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073 Promotion of para athlete well-being in South Africa (the PROPEL studies), part II: identification of sleep-associated risk factors
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  1. Wayne Derman1,2,
  2. Phoebe Runciman1,2,3,
  3. James Craig Brown1,2,
  4. Marelise Badenhorst1,2
  1. 1Institute of Sport and Exercise Medicine (ISEM), Division of Orthopaedic Surgery, Department of Surgical Sciences, Faculty of Medicine and Health Sciences, Stellenbosch University, Cape Town, South Africa
  2. 2International Olympic Committee (IOC) Research Centre, Cape Town, South Africa
  3. 3Department of Sport Science, Faculty of Education, Stellenbosch University, Cape Town, South Africa

Abstract

Background Good sleeping habits are necessary for optimal practice and performance, as well as for athlete health. Although the sleep characteristics of elite athletes are well described, research is limited on the sleep profile of similar-level para athletes.

Objective To evaluate sleep quality, sleepiness and chronotype of para athletes in South Africa.

Design Descriptive, cross-sectional survey.

Setting National to international level para athletes competing in the 2019 National Championships.

Patients (or Participants) A total of 124 athletes (93 males; 31 females) with a mean age 26.7 (±9.2).

Interventions (or Assessment of Risk Factors) Chi-square, with Fisher’s exact tests were used to evaluate differences in sleep latency, efficiency, daytime dysfunction, sleep duration, chronotype and sleepiness between ‘good’ and ‘poor’ quality sleep groups.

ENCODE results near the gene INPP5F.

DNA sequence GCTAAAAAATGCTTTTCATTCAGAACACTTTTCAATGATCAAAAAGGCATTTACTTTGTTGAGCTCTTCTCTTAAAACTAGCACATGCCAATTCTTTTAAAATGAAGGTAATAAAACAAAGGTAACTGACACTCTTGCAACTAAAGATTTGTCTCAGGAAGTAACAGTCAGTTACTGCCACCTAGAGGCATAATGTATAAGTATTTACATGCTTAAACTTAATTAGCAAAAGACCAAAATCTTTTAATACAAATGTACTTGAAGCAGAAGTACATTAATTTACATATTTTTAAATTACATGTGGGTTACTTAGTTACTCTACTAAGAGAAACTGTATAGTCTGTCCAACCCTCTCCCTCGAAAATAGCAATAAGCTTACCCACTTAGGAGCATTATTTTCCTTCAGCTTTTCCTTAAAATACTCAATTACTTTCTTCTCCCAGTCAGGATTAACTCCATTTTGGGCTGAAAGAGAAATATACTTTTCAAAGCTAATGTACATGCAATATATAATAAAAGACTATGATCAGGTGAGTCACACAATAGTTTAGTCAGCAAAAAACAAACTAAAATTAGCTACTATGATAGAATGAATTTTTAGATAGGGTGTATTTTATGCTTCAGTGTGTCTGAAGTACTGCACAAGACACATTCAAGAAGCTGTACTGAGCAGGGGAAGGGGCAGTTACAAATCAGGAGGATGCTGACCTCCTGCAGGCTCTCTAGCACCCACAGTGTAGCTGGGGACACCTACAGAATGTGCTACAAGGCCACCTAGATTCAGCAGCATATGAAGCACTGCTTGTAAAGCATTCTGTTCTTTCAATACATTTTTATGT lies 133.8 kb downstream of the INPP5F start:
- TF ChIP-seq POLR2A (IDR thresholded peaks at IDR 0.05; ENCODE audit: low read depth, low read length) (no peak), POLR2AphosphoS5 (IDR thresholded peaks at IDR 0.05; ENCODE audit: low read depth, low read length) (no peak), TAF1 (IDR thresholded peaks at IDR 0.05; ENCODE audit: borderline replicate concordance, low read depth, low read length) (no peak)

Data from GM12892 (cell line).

Main Outcome Measurements Pittsburgh Sleep Quality Index (PSQI), the Epworth Sleepiness scale and Morningness-Eveningness Questionnaire (MEQ-SA).

Results Fifty-eight percent (58%) of athletes identified as morning types, while 38% identified as intermediate types. Forty-eight percent (48%) were classified as having ‘good’ and the remainder as having ‘poor’ sleep quality. Moderate to severe daytime sleepiness was present in 30% of athletes. Thirty percent (30%) reported sleep duration of 5–6 hours per night, while 5% slept less than 5 hours. Morning types were significantly associated with the ‘good’ quality sleep group (p<0.001, V=0.35) and the ‘sleepiness’ group were associated with the ‘poor’ quality sleep group (p=0.04, V=0.19). Additionally, athletes with ‘poor’ sleep quality were associated with shorter sleep duration (p<0.001, V=.63), greater sleep latency (p<0.001, V=.62), lower sleep efficiency (p=0.001, V=.45), greater daytime dysfunction (p<0.001, V=.40) and greater sleep disturbances (p<0.001, V.34).

Conclusions The majority of athletes in this study presented with poor sleep quality. These findings demonstrate a need to identify, address and prevent possible mechanisms affecting poor sleep quality in this population.

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